Rereleased as a 180 g double LP!
If you listen a little more intensively to ‘The X-Factor’, Iron Maiden’s first album with Blaze Beyley, you’ll not only be struck by the awesome songs, you’ll definitely notice the excellent vocal performances as well. ‘The X-Factor’ doesn’t just demonstrate a fundamental vocal overhaul within the band, it also delivers a few musical surprises for long-time fans as well, as the songwriting has become substantially darker. Songwriter, bassist and producer Steve Harris links this to his personal rock bottom, which he hit after Dickinson’s departure and his divorce.
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Tracklist - The X-factor
- 1.Sign of the Cross
- 2.Lord of the Flies
- 3.Man on the Edge
- 4.Fortunes of War
- 5.Look for the Truth
- 6.The Aftermath
- 7.Judgement of Heaven
- 8.Blood on the World's Hands
- 9.The Edge of Darkness
- 10.2 A.M.
- 11.The Unbeliever
Customer rating about "The X-factor"
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New edition of X-factor is really excellent. Sound is different then original 1995 version on clear vinyls but not bad. But 1995 version very hard to find. Now it's album is available for less price. Sound is remastered, but not bad. Thanks parlaphone for this release
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Despite the more metallic feel slightly disappearing, guitarists Dave Murray and Janick Gers are still excellent in The X Factor. While I don't like the production on their guitars at all, they work with what they have and churn out some impressive riffs. Catchy, melodic riffs (especially when combined with Blaze's singing) make up for the lack of heaviness. Murray and Gers solo at the right times, adding speed and power to songs. Dave and Janick are best on the opening, 11 minute epic Sign of the Cross, where they spearhead the long instrumental that makes up almost half of the song.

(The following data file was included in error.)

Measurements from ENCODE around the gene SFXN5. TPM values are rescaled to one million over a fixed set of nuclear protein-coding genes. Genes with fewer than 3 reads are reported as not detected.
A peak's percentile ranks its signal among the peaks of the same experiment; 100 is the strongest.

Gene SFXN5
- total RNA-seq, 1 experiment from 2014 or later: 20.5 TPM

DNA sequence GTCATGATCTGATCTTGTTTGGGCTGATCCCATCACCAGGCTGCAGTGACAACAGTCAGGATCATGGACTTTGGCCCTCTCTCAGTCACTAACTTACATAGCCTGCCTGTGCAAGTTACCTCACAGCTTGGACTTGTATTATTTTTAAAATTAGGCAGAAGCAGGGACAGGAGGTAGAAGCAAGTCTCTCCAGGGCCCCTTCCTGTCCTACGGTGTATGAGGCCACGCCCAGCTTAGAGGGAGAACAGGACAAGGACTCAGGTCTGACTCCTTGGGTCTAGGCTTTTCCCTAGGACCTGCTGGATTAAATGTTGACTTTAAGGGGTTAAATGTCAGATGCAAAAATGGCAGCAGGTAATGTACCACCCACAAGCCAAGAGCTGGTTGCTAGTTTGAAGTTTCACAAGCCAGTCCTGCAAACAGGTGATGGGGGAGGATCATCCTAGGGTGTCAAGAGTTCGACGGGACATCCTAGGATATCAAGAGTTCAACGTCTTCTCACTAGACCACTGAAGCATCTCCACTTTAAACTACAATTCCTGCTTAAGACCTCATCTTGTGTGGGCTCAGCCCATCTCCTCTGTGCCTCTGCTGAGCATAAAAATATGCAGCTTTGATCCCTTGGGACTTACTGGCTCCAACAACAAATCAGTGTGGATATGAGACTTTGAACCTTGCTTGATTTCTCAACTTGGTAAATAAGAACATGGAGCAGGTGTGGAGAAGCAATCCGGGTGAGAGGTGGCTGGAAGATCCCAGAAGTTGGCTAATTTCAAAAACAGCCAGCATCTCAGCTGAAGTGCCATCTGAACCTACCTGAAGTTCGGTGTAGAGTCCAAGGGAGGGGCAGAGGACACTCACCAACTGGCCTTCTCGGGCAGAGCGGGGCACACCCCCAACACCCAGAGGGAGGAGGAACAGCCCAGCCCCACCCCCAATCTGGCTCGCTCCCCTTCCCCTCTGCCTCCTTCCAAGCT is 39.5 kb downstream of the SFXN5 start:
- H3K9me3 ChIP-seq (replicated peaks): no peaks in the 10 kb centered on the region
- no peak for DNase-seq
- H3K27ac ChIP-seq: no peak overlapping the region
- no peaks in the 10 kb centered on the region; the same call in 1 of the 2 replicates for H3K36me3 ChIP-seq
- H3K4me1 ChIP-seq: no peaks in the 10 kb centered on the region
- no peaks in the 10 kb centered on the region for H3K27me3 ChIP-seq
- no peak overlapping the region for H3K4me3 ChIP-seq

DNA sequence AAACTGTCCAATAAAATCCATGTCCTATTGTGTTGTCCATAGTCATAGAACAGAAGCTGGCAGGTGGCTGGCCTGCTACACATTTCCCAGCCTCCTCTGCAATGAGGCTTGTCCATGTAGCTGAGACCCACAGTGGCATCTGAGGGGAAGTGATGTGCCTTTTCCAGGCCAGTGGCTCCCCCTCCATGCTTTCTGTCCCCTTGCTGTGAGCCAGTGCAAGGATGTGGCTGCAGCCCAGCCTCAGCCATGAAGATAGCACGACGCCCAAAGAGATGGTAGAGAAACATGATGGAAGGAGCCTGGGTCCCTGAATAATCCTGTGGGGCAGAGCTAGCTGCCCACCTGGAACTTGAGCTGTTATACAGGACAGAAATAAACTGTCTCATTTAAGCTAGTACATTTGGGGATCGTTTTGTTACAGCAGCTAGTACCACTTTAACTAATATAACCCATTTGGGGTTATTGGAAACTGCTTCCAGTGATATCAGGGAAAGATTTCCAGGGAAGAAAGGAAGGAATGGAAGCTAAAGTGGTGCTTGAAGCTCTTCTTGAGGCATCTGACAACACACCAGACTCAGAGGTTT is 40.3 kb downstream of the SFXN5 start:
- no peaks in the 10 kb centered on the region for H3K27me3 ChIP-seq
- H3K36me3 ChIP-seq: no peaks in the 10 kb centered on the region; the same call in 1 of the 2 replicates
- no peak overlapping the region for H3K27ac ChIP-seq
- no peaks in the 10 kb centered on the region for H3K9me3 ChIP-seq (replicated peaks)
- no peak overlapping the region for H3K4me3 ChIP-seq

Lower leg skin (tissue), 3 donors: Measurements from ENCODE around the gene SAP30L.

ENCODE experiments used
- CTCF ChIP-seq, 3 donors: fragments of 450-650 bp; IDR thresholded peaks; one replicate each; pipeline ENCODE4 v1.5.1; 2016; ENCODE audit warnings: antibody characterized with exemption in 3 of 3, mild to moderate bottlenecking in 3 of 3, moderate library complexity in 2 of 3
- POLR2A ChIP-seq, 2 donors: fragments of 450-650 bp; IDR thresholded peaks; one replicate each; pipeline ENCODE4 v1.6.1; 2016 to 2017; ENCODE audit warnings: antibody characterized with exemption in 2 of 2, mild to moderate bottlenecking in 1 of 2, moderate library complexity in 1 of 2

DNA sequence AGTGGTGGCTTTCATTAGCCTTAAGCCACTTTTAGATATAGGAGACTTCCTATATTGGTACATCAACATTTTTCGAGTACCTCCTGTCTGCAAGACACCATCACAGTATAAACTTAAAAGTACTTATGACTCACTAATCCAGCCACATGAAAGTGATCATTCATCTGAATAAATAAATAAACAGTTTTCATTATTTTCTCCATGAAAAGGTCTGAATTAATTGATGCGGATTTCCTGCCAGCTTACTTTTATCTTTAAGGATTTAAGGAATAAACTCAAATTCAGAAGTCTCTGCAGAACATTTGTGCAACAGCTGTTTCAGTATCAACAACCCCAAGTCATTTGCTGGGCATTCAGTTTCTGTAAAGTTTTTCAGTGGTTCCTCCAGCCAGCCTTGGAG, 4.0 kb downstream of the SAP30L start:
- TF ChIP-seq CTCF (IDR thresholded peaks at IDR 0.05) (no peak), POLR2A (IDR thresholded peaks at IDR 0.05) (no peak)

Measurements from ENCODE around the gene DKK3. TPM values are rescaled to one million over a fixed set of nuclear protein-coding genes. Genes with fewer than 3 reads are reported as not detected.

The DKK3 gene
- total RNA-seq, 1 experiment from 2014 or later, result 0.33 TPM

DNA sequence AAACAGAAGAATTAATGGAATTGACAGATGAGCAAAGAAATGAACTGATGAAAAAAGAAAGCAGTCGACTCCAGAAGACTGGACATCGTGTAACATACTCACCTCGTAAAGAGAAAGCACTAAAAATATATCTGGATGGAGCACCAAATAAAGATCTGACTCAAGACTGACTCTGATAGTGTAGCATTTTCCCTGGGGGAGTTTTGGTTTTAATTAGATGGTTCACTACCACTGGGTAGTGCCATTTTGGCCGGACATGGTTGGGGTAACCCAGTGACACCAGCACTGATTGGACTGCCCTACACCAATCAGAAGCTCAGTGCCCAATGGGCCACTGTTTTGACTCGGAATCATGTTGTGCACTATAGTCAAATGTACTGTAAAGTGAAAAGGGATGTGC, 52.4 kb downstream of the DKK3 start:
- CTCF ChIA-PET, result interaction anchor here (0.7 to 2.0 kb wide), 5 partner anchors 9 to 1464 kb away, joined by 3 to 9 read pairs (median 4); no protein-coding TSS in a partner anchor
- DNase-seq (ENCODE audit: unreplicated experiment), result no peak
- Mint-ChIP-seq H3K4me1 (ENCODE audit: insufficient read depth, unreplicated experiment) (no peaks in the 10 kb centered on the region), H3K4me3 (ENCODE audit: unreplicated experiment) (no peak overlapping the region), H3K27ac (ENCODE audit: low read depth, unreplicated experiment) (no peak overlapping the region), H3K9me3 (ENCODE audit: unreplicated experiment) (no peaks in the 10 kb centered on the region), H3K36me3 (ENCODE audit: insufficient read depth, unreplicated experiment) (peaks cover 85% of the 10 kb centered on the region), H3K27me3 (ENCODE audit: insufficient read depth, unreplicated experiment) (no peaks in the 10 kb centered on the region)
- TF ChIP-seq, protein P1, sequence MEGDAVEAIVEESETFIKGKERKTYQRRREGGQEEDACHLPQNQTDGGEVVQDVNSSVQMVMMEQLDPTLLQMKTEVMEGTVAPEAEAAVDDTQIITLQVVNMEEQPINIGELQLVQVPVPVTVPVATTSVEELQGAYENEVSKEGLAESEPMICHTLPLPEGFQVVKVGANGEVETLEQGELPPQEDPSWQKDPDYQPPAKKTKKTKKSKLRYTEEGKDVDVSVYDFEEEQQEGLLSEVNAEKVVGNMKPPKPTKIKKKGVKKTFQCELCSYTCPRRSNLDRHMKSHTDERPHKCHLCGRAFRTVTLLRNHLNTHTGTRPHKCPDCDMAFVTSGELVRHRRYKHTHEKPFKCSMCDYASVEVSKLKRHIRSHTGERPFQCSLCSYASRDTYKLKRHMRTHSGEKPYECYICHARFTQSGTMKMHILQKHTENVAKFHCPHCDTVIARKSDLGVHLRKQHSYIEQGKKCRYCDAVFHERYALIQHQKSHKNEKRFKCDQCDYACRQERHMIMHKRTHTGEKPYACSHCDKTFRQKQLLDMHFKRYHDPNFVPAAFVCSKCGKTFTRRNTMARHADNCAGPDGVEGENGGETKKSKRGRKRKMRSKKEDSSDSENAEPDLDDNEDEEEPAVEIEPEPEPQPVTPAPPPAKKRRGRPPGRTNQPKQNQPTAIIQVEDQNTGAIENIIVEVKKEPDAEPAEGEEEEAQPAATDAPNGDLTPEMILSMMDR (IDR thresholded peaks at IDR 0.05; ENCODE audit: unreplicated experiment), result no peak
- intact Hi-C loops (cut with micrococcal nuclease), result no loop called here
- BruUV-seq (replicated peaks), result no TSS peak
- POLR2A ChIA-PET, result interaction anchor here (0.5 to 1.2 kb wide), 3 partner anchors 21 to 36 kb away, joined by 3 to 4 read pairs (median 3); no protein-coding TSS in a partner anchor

The X Factor was a change for Iron Maiden, and a very important one at that. At over 70 minutes, this album paved the way for future albums of similar length, like Brave New World, Dance of Death, and their upcoming album A Matter of Life and Death. To this very day, the album remains one of the more unpopular Iron Maiden albums, along with Virtual XI. The X Factor is the kind album you either really love or really hate, as it doesn't feature the band's traditional sound. If I could recommend one album to get samples from before purchasing, it would be The X Factor, as it seems to have a mixed bag of supporters and haters. Personally, I really enjoyed The X Factor, its introspective lyrics, and Blaze's singing. That said, I would prefer the band refraining from recording an album similar to this one.
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"The X-Factor" is definitely the best album in the history of Maiden. And it's not about sound, or performance, or anything else. These qualities were always on top. In my opinion, the only epithet suitable for the one-word description of this album may be perhaps one - "Genius".
And here's the point. Those albums that were recognized as living classics and taken for the absolute are the result of a long work and gradual development. Examples - "The Seventh Son", "No prayer ..." and, accordingly, "Fear ...". To write songs from these albums, in which Dickinson developed his singing talent to the maximum, it took nearly six years of hard work. Concerts, countless singles, attempts to experiment. The only thing, I think, on what kept all the so-called. "Golden Era" is a truly unforgettable talent of Harris, who could write alone so deep in melody and content that the opening of their meaning simply did not have the strength or the desire to penetrate the compositions of other authors (the same Bruce, Smith, ). Fortunately, there were not so many of them.
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